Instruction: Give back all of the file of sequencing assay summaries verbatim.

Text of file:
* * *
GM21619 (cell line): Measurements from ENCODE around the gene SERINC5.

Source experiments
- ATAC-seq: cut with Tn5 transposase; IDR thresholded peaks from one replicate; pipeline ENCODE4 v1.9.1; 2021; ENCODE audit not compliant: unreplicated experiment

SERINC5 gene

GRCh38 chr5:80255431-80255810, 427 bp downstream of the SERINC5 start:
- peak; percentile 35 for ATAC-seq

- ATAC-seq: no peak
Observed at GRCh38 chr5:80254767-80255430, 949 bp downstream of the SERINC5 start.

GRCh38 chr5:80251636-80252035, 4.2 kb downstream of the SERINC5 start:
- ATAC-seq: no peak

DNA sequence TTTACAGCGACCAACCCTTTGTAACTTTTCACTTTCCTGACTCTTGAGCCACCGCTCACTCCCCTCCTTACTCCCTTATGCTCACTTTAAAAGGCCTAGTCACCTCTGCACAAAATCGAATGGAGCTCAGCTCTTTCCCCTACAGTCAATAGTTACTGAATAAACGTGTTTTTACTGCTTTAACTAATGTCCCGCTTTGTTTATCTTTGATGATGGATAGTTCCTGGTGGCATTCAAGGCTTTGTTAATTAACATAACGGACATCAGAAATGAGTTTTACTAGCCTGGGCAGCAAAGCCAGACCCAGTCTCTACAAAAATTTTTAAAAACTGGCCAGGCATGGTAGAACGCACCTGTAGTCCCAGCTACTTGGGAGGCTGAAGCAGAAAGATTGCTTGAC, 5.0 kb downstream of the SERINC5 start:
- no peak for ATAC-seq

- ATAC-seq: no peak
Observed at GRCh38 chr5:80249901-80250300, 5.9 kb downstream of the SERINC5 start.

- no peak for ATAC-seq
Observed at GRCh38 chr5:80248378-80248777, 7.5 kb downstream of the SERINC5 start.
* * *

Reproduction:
GM21619 (cell line): Measurements from ENCODE around the gene SERINC5.

Source experiments
- ATAC-seq: cut with Tn5 transposase; IDR thresholded peaks from one replicate; pipeline ENCODE4 v1.9.1; 2021; ENCODE audit not compliant: unreplicated experiment

SERINC5 gene

GRCh38 chr5:80255431-80255810, 427 bp downstream of the SERINC5 start:
- peak; percentile 35 for ATAC-seq

- ATAC-seq: no peak
Observed at GRCh38 chr5:80254767-80255430, 949 bp downstream of the SERINC5 start.

GRCh38 chr5:80251636-80252035, 4.2 kb downstream of the SERINC5 start:
- ATAC-seq: no peak

DNA sequence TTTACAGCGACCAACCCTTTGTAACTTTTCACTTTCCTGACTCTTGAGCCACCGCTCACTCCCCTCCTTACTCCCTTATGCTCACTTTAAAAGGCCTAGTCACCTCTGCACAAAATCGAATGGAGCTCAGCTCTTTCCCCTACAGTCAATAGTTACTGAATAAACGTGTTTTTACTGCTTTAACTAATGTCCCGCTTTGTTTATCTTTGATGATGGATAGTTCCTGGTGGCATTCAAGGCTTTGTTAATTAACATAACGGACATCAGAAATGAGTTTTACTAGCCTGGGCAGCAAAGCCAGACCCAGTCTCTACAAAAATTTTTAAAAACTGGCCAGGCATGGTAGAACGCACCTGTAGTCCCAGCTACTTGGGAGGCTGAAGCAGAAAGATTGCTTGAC, 5.0 kb downstream of the SERINC5 start:
- no peak for ATAC-seq

- ATAC-seq: no peak
Observed at GRCh38 chr5:80249901-80250300, 5.9 kb downstream of the SERINC5 start.

- no peak for ATAC-seq
Observed at GRCh38 chr5:80248378-80248777, 7.5 kb downstream of the SERINC5 start.